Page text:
FCC Reaches $48 Million Settlement with T-Mobile Over Unlimited Data Plans
The settlement includes a $7.5 million fine and $35.5 million in consumer benefits for T-Mobile and Metro PCS customers
The Federal Communications Commission (FCC) has announced that T-Mobile will pay a fine and provide benefits to consumers totaling at least $48 million as part of a settlement resolving an investigation into whether the company adequately disclosed speed and data restrictions for its "unlimited" data plan subscribers.
The FCC's investigation found that T-Mobile's company policy allows it to slow down data speeds when T-Mobile or MetroPCS customers on so-called "unlimited" plans exceed a monthly data threshold. Company advertisements and other disclosures may have led unlimited data plan customers to expect that they were buying better and faster service than what they received.
The FCC's 2010 Open Internet transparency rules require broadband Internet providers to give accurate and sufficient information to consumers about their Internet services so consumers can make informed choices.
"Consumers should not have to guess whether so-called 'unlimited' data plans contain key restrictions, like speed constraints, data caps, and other material limitations," said FCC Enforcement Bureau Chief Travis LeBlanc. "When broadband providers are accurate, honest and upfront in their ads and disclosures, consumers aren't surprised and they get what they've paid for. With today's settlement, T-Mobile has stepped up to the plate to ensure that its customers have the full information they need to decide whether 'unlimited' data plans are right for them."
The settlement includes $48 million in total financial commitments from T-Mobile. This includes a $7.5 million fine in addition to $35.5 million in consumer benefits offered to T-Mobile and Metro PCS customers with "unlimited" plans and at least $5 million in services and equipment to American schools to bridge the homework gap facing today's students. Eligible subscribers will be offered discounts on accessories and additional data.
The FCC says that it has received complaints from T-Mobile and MetroPCS customers who felt misled when they discovered their "unlimited" data plan included "de-prioritized" data speeds after using a fixed amount of data each month. Under its "Top 3 Percent Policy," T-Mobile "de-prioritizes" its "heavy" data users during times of network contention or congestion. The Enforcement Bureau found that this potentially deprived these users of the advertised speeds of their data plan. According to consumers, this policy rendered data services "unusable" for many hours each day and substantially limited their access to data. The Bureau believes that T-Mobile failed to adequately inform its "unlimited" data plan customers that their data would be slowed at times if they used more than 17 GB in a given month.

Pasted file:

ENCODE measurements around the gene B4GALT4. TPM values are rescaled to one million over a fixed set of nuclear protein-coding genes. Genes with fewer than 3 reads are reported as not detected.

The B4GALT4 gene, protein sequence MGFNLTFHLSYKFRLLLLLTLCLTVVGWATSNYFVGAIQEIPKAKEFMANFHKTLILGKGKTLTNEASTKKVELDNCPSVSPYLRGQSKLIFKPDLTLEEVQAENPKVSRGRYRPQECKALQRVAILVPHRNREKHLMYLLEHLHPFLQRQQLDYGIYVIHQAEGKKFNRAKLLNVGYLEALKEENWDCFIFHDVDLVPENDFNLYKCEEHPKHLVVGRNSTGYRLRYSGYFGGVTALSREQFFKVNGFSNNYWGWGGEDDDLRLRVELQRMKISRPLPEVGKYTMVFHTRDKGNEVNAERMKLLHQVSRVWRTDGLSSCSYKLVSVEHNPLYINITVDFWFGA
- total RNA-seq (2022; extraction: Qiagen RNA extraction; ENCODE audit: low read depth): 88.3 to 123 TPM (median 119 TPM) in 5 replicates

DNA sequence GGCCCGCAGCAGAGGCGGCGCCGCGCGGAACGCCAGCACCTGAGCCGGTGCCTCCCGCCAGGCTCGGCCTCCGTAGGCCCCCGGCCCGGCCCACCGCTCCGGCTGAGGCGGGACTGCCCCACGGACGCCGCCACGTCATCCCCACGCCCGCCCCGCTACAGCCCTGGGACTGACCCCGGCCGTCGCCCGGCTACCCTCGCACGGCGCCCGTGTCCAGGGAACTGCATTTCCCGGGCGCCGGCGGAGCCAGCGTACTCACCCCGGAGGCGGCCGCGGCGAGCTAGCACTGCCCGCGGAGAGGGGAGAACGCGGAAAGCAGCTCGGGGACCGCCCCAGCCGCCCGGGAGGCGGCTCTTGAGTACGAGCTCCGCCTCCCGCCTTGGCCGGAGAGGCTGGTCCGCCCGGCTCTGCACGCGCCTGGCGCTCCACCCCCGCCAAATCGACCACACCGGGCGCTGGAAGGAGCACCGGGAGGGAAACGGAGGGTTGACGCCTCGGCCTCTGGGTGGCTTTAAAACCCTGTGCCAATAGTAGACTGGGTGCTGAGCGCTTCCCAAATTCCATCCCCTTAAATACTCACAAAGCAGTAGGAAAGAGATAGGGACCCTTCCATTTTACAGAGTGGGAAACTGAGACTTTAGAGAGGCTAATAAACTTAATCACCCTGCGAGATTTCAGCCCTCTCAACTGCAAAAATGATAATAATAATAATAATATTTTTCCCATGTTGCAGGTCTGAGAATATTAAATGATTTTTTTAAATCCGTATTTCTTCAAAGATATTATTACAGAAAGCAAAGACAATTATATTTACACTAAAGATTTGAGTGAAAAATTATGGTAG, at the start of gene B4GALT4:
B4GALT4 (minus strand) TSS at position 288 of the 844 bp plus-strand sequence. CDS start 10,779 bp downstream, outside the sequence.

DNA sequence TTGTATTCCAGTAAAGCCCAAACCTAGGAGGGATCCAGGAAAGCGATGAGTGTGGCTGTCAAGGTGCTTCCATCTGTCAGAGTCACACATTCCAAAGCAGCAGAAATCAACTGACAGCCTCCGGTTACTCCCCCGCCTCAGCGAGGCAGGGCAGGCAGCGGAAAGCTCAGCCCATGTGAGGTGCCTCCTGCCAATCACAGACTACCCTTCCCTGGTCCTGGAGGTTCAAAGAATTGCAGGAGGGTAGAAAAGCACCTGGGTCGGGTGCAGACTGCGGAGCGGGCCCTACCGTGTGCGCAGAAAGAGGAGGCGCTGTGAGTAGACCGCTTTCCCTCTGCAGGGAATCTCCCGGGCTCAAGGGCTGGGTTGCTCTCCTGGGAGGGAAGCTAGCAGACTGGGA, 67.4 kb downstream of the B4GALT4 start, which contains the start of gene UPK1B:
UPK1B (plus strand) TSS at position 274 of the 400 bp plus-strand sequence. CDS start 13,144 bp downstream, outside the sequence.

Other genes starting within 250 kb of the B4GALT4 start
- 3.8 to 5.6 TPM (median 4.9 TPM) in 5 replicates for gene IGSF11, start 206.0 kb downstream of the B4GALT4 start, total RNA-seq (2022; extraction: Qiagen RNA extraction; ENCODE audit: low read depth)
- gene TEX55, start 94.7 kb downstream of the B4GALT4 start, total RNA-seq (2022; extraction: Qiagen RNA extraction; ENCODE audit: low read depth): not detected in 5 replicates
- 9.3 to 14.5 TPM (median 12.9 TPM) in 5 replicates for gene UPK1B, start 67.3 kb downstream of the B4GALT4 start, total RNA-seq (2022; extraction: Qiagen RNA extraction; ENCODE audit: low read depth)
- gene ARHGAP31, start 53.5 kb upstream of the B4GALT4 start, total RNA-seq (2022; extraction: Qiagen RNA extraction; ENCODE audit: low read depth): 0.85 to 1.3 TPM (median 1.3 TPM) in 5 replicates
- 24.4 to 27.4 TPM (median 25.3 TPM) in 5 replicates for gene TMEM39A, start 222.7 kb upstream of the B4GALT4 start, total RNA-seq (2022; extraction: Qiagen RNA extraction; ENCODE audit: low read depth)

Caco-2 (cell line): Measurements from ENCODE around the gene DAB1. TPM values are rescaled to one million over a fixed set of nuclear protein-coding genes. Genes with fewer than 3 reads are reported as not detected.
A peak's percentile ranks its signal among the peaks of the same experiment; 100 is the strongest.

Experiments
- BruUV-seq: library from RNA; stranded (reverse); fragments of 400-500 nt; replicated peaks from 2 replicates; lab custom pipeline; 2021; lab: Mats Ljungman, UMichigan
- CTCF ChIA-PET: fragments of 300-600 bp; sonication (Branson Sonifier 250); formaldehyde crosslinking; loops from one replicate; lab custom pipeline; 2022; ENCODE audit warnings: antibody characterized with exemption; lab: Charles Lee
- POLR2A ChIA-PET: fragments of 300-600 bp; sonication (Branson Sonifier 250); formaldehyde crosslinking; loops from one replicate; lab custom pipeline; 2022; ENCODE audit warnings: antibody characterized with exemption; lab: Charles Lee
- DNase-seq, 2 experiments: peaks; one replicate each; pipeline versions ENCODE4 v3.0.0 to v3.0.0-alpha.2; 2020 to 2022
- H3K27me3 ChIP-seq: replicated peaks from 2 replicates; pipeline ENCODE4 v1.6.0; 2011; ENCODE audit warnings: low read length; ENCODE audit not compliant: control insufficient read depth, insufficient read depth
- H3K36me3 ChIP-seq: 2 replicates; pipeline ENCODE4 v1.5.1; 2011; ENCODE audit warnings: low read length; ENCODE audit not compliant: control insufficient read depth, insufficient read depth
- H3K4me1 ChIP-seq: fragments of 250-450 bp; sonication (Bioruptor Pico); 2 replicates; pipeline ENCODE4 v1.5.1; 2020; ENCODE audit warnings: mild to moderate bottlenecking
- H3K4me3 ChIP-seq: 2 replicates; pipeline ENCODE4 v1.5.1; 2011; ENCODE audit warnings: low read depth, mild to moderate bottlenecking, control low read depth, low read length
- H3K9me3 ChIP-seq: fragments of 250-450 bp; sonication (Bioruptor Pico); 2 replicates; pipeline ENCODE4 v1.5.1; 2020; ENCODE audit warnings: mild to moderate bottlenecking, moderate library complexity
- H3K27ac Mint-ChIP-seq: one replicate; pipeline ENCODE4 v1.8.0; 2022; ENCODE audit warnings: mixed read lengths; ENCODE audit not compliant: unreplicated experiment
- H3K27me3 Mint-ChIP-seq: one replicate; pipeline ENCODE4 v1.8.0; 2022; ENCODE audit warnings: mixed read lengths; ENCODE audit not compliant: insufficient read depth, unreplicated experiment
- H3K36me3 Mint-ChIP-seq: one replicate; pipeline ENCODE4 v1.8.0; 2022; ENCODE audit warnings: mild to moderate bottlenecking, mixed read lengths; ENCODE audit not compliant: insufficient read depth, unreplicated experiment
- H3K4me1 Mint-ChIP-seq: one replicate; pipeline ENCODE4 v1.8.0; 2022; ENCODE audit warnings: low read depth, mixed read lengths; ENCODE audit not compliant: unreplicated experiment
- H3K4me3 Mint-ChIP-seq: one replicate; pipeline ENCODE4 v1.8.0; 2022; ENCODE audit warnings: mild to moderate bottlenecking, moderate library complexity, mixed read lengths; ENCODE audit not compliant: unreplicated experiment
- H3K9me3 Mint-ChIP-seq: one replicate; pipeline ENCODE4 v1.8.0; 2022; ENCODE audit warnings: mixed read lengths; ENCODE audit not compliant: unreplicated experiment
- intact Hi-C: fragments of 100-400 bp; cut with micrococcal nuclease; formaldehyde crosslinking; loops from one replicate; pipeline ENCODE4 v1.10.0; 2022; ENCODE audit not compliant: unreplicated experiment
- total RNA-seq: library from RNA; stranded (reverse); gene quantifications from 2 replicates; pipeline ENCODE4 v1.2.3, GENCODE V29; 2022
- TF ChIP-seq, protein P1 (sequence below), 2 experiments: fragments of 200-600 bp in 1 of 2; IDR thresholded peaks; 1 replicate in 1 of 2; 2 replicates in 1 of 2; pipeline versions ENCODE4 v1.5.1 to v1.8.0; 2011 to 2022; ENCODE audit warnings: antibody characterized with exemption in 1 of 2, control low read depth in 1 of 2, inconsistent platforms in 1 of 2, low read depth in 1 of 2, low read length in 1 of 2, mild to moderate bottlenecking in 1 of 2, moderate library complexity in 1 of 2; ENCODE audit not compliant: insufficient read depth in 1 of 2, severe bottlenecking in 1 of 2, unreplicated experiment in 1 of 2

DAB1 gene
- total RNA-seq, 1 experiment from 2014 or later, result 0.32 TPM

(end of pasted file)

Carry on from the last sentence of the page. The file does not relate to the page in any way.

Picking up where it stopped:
Under the settlement, T-Mobile will update its disclosures to clearly explain the "Top 3 Percent Policy," who may be affected by it, what triggers its application and the impacts on data speeds. T-Mobile will also be required to notify individual customers when their data usage approaches the threshold. The company will also adopt the FCC's " Consumer Broadband Label " to provide more information and clarity on service terms, including speed, reliability and cost, such as fees and other add-on charges.
T-Mobile will also be required to update and improve its disclosures regarding its "unlimited" plans. It must either: provide clear and conspicuous disclosures about all restrictions on the amount and speed of data provided for "unlimited" data plans; cease the use of the term "unlimited" to label such plans; exclude "unlimited" data plan customers from the "Top 3 Percent Policy" or any similar practice; or limit any speed reductions for "unlimited" data plan customers to the minimum speed advertised for that plan.
T-Mobile and Metro PCS customers eligible for benefits of the settlement will receive notice about these benefits by December 15, 2016.
This is the FCC's second action addressing disclosures for "unlimited" data plans that are subject to fixed data thresholds and speed reductions. In June 2015, the Commission proposed a $100 million fine against AT&T Mobility for misleading its customers about "unlimited" mobile data plans.